- File notices of alleged infringement that comply with the Digital Millennium Copyright Act (DMCA) with each search engine or directory where the infringing site is listed. The Digital Millennium Copyright Act empowers you to send a notice to any directory or search engine that lists the offending site and demand that they remove any links to the offending site. Yes, you can make Google, Yahoo!, and all the others take the site out of their search results.
- File notices of alleged infringement (DMCA) with the Webmaster’s hosting company or ISP. You can have the site removed from the server where it is hosted. But first, you have to find out where the site is hosted.Perform a WHOIS search on the domain name at NetworkSolutions. You are likely to find the host listed as either the technical contact or listed in the domain servers section. Another method for tracking down the ISP of the infringing website is to determine the IP address of the site which is violating your copyright. You can find the IP address by either pinging the site or by using an NS Lookup tool, such as the one offered at Webmaster-Toolkit.com. After you know the IP address of the infringing site, go to the American Registry for Internet Numbers (Arin.net) and perform a WHOIS search using the IP address. Arin.net will tell you who owns the IP address where the site is hosted, thus telling you who to contact with your notice of alleged infringement of copyright or trademark.
- Contact your attorney and send them copies of all the materials, and ask them to send a Cease and Desist letter to to the owner or Webmaster of the offending site. If you have filed for copyright protection for your website, you may sue the offending owner or Webmaster for damages, including attorney’s fees. If you have not filed for copyright protection, you will not be able to sue for damages. Just putting a copyright claim on your site does not complete the process. To learn more about how to copyright your website and protect your intellectual property online, visit Benedict.org, the Copyright Website.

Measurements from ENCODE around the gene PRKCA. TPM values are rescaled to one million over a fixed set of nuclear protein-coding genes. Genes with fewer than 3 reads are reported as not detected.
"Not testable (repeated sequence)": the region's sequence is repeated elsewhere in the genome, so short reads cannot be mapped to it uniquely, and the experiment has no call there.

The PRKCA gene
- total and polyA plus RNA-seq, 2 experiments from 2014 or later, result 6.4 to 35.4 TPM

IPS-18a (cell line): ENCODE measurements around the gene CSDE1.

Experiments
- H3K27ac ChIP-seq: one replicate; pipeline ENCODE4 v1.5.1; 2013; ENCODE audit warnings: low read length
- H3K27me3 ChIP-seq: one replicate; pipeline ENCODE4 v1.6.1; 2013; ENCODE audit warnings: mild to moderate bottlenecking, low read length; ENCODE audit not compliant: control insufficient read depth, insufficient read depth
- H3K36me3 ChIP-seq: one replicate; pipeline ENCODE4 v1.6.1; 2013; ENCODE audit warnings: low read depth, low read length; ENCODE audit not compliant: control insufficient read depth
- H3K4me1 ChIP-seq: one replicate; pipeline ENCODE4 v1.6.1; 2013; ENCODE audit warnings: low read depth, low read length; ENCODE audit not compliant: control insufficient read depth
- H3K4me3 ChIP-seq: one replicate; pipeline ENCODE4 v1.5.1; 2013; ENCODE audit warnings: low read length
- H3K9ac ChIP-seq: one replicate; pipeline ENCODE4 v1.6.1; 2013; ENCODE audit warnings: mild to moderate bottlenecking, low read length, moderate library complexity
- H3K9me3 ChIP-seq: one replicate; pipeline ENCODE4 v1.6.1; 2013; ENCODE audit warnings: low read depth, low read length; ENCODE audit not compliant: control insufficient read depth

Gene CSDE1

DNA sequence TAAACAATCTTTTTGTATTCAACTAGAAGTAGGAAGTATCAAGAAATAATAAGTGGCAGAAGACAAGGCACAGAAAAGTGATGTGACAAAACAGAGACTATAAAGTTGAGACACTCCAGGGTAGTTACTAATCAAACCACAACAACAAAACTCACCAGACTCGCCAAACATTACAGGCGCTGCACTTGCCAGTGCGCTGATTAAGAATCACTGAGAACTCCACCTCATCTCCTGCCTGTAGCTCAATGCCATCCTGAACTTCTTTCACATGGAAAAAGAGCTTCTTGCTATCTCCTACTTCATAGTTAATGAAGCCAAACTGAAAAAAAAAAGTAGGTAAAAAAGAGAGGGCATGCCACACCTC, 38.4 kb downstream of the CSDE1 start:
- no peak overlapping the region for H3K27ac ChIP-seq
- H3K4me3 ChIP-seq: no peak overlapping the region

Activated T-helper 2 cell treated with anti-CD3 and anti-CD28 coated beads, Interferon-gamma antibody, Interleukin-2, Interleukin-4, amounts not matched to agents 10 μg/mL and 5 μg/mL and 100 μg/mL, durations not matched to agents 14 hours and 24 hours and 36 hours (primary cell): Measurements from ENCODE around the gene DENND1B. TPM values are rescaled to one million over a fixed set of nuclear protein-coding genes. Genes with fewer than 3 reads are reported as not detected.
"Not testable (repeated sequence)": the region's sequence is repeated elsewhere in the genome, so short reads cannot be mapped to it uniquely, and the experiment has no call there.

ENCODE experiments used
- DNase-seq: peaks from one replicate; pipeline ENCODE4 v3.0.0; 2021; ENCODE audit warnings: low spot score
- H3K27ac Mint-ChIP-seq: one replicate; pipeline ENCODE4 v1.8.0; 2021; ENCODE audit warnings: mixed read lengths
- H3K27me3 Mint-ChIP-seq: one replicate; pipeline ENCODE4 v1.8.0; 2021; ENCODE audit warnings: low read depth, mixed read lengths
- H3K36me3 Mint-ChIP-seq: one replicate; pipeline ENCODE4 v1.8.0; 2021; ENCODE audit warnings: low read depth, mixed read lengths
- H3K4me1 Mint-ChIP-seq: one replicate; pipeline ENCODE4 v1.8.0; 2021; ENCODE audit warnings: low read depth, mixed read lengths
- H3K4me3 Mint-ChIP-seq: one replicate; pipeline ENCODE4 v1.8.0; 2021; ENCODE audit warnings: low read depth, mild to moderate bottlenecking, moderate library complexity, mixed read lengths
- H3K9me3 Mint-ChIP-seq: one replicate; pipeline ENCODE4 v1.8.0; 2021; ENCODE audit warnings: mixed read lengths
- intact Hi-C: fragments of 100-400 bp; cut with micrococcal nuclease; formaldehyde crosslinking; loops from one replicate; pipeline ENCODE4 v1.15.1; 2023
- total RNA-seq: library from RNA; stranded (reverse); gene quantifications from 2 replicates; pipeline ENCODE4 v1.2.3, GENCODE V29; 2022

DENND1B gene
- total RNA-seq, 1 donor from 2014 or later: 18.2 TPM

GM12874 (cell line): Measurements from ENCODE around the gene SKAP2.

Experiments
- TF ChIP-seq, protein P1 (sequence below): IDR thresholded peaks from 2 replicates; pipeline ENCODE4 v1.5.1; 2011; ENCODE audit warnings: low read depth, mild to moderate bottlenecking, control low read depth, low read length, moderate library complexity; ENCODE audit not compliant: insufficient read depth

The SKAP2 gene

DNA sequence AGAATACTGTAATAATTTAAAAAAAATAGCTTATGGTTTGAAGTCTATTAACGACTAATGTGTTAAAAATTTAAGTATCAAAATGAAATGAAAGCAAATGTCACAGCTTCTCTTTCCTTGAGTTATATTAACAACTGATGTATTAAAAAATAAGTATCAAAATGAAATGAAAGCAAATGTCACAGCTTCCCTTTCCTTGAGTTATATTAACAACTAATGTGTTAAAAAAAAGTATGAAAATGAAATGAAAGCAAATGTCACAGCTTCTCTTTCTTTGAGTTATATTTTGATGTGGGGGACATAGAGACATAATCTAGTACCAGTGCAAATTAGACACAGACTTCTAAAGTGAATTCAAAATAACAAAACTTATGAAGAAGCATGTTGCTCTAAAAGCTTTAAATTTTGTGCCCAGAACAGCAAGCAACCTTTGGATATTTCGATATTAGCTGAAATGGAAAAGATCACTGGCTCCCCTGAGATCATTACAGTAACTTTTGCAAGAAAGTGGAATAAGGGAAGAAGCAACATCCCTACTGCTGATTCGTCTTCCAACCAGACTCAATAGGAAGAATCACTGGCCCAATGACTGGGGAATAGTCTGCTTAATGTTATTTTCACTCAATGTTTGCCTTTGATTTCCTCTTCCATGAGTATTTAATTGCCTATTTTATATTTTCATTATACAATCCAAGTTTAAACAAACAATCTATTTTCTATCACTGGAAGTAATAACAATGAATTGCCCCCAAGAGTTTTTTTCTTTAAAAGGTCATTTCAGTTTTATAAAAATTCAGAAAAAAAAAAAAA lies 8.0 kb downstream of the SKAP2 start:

Results of Filing: Digital Millennium Copyright Act (DMCA)
Approximately 2-10 days after you send the DMCA requests, the offending site should be removed from each of the directories and search engines.UPDATE JUNE 28, 2005: At this point, it is taking Google more than 7 months to process DMCA requests. We last filed DMCA complaints with Google in November, 2004, and the offending sites were not removed until June, 2005.Here is an example of what happens when Google removes a site:
Example from SEOLogic.com:
Google search: “analyze your competition to determine what search engine battles”
Notice at the bottom of the page:“In response to a complaint we received under the Digital Millennium Copyright Act, we have removed 1 result(s) from this page. If you wish, you may read the DMCA complaint for these removed results.”
If you sent a Digital Millennium Copyright Act request to the site host, it should be taken down. Then, the Webmaster who thought it would be easier to get ahead by stealing your work will learn a valuable lesson in life. We are pleased to have helped you to teach him or her that lesson.